New Zealand's cloud practice management system provider, Actionstep, has acquired Perth-based rival, FilePro, expanding its global customer base to around 28,000 subscribers. The acquisition will also give FilePro's 4,000 legal professional customers access to a cloud roadmap. This follows Actionstep's earlier purchase of LawMaster in September 2022, which bolstered its position in the mid-market legal sector in Australia and New Zealand. The financial terms of the deal remain undisclosed.
Actionstep, a cloud-based law practice management platform, has acquired Australian firm FilePro, adding 4,000 law firm customers to its existing base of 28,000 users worldwide. This acquisition will speed up the provision of cloud technology to FilePro's customers. This follows Actionstep's 2022 purchase of Australian practice management company LawMaster. The FilePro acquisition forms part of Actionstep's technology investment strategy.
Law firms are increasingly organizing partner and firm-wide retreats to foster unity and facilitate knowledge sharing in a changing work environment. These retreats, taking place in leisure destinations and metropolitan areas, involve early booking, careful planning, and budgeting. The trend is being encouraged by incentives such as hotel stay giveaways to inspire law firms to plan such retreats.
The article explores the growing use of Generative AI, particularly Large Language Models (LLMs) like ChatGPT, in the legal sector. It highlights the emergence of new AI tools, economic factors behind AI adoption, and the potential of Retrieval-Augmented Generation (RAG) in law firms. The author likens the current AI evolution to the time-sharing era in computing, predicting a shift towards purpose-driven AI solutions akin to the "personal computer" phase.
Global e-discovery firm, Reveal, has acquired Logikcull and IPRO, creating the first comprehensive e-discovery platform for all legal teams. The billion-dollar deal will merge the unique features of both firms with Reveal's AI capabilities, enhancing their e-discovery tools. This follows Reveal's 2021 merger with Brainspace, supported by a $200 million investment from K1 Investment Management.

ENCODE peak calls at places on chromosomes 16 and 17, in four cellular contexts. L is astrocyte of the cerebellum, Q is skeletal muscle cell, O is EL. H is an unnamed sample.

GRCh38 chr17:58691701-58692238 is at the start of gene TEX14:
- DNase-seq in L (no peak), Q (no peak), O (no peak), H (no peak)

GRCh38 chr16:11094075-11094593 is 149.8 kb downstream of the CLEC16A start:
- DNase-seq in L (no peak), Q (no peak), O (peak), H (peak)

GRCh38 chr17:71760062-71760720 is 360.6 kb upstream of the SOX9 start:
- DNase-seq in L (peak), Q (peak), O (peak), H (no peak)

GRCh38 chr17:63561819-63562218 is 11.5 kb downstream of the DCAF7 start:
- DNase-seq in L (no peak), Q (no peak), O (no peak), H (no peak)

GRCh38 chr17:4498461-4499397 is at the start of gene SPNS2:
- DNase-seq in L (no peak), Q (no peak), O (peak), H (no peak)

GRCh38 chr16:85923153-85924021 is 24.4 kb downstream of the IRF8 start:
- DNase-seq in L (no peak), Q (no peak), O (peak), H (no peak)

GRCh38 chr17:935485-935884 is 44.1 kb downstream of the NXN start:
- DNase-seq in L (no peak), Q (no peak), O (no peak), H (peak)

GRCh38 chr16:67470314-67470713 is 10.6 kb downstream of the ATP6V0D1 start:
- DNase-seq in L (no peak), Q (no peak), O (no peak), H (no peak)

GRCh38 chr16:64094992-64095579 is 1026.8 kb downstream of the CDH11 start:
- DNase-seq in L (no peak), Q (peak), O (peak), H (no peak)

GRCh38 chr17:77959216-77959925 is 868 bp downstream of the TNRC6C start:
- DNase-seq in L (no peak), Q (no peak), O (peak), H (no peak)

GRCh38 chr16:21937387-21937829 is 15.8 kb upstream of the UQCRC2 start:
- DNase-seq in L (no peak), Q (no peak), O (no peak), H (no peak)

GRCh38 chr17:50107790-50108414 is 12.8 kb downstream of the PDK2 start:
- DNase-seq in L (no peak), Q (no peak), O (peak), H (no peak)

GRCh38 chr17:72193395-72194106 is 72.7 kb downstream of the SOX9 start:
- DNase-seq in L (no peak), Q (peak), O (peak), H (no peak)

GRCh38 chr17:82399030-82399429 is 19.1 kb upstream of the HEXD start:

The ILTACON 2023 conference showcased the rising adoption of generative AI in the legal sector for research, document drafting, and analysis, despite accuracy concerns. New offerings like Lexis + AI, Everlaw AI Assistant, and DISCO Case Builder aim to optimize legal workflows. However, a conference report indicates that only 6% of participants believe the legal industry is prepared for generative AI.
Actionstep, a cloud practice management platform, has acquired FilePro, a Perth-based legal software company. This acquisition, following Actionstep's purchase of LawMaster in 2022, strengthens its position in Australia and New Zealand and expands its client base. FilePro's approximately 4,000 customers will now have access to advanced cloud technologies. The move is in line with Actionstep's global growth strategy, which has led to a tripling of its workforce since 2020.
The U.S. Copyright Office is soliciting public opinions on AI-generated content, focusing on copyright protection and the legality of AI content that mimics human identity. The move follows heightened scrutiny of AI by regulatory bodies, including the Federal Trade Commission's investigation into OpenAI and the White House's AI discussions. This mirrors the Copyright Office's approach to technological advancements in 1965. The outcome may lead to legislative or regulatory changes.
U.S. District Judge M.Casey Rodgers has instructed lawyers in a $6 billion settlement with 3M over defective earplugs to reveal details of third-party funding arrangements. The order is designed to protect claimants from predatory lending practices. The $17 billion third-party litigation funding industry is criticized for potentially skewing the judicial system, but advocates claim it allows under-resourced plaintiffs to sue wealthy defendants.